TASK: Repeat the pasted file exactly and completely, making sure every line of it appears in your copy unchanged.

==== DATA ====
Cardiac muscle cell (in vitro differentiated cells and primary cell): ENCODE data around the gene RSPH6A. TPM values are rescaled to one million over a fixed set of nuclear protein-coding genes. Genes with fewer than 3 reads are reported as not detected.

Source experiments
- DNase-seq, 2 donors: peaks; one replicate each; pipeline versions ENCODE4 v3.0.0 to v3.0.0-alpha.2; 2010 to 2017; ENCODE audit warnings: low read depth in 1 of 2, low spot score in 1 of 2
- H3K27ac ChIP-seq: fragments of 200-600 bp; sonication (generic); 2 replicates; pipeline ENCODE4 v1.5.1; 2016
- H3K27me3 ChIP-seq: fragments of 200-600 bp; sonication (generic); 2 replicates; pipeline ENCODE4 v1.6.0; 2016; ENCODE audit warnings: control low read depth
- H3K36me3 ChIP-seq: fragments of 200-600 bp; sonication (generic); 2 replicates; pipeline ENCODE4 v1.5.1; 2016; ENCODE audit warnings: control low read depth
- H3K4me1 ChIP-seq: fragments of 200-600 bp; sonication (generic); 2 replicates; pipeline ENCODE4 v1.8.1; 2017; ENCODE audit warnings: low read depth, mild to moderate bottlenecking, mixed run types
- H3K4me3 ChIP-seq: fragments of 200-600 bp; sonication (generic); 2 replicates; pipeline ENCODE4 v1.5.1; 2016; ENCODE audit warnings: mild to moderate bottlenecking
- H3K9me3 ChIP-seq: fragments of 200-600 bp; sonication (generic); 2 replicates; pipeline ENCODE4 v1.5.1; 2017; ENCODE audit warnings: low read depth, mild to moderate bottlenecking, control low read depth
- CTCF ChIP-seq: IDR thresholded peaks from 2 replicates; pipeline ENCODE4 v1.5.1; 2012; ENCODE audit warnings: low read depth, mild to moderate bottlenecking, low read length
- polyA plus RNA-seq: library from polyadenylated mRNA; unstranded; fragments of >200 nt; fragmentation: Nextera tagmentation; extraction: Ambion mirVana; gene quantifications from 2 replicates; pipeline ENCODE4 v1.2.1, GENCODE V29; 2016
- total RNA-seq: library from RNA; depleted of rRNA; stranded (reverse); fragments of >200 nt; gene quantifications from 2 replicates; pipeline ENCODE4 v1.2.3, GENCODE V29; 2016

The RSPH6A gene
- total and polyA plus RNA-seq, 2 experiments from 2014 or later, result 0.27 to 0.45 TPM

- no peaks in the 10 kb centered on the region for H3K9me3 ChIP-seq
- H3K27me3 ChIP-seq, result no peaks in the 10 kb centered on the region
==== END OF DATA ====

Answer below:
Cardiac muscle cell (in vitro differentiated cells and primary cell): ENCODE data around the gene RSPH6A. TPM values are rescaled to one million over a fixed set of nuclear protein-coding genes. Genes with fewer than 3 reads are reported as not detected.

Source experiments
- DNase-seq, 2 donors: peaks; one replicate each; pipeline versions ENCODE4 v3.0.0 to v3.0.0-alpha.2; 2010 to 2017; ENCODE audit warnings: low read depth in 1 of 2, low spot score in 1 of 2
- H3K27ac ChIP-seq: fragments of 200-600 bp; sonication (generic); 2 replicates; pipeline ENCODE4 v1.5.1; 2016
- H3K27me3 ChIP-seq: fragments of 200-600 bp; sonication (generic); 2 replicates; pipeline ENCODE4 v1.6.0; 2016; ENCODE audit warnings: control low read depth
- H3K36me3 ChIP-seq: fragments of 200-600 bp; sonication (generic); 2 replicates; pipeline ENCODE4 v1.5.1; 2016; ENCODE audit warnings: control low read depth
- H3K4me1 ChIP-seq: fragments of 200-600 bp; sonication (generic); 2 replicates; pipeline ENCODE4 v1.8.1; 2017; ENCODE audit warnings: low read depth, mild to moderate bottlenecking, mixed run types
- H3K4me3 ChIP-seq: fragments of 200-600 bp; sonication (generic); 2 replicates; pipeline ENCODE4 v1.5.1; 2016; ENCODE audit warnings: mild to moderate bottlenecking
- H3K9me3 ChIP-seq: fragments of 200-600 bp; sonication (generic); 2 replicates; pipeline ENCODE4 v1.5.1; 2017; ENCODE audit warnings: low read depth, mild to moderate bottlenecking, control low read depth
- CTCF ChIP-seq: IDR thresholded peaks from 2 replicates; pipeline ENCODE4 v1.5.1; 2012; ENCODE audit warnings: low read depth, mild to moderate bottlenecking, low read length
- polyA plus RNA-seq: library from polyadenylated mRNA; unstranded; fragments of >200 nt; fragmentation: Nextera tagmentation; extraction: Ambion mirVana; gene quantifications from 2 replicates; pipeline ENCODE4 v1.2.1, GENCODE V29; 2016
- total RNA-seq: library from RNA; depleted of rRNA; stranded (reverse); fragments of >200 nt; gene quantifications from 2 replicates; pipeline ENCODE4 v1.2.3, GENCODE V29; 2016

The RSPH6A gene
- total and polyA plus RNA-seq, 2 experiments from 2014 or later, result 0.27 to 0.45 TPM

- no peaks in the 10 kb centered on the region for H3K9me3 ChIP-seq
- H3K27me3 ChIP-seq, result no peaks in the 10 kb centered on the region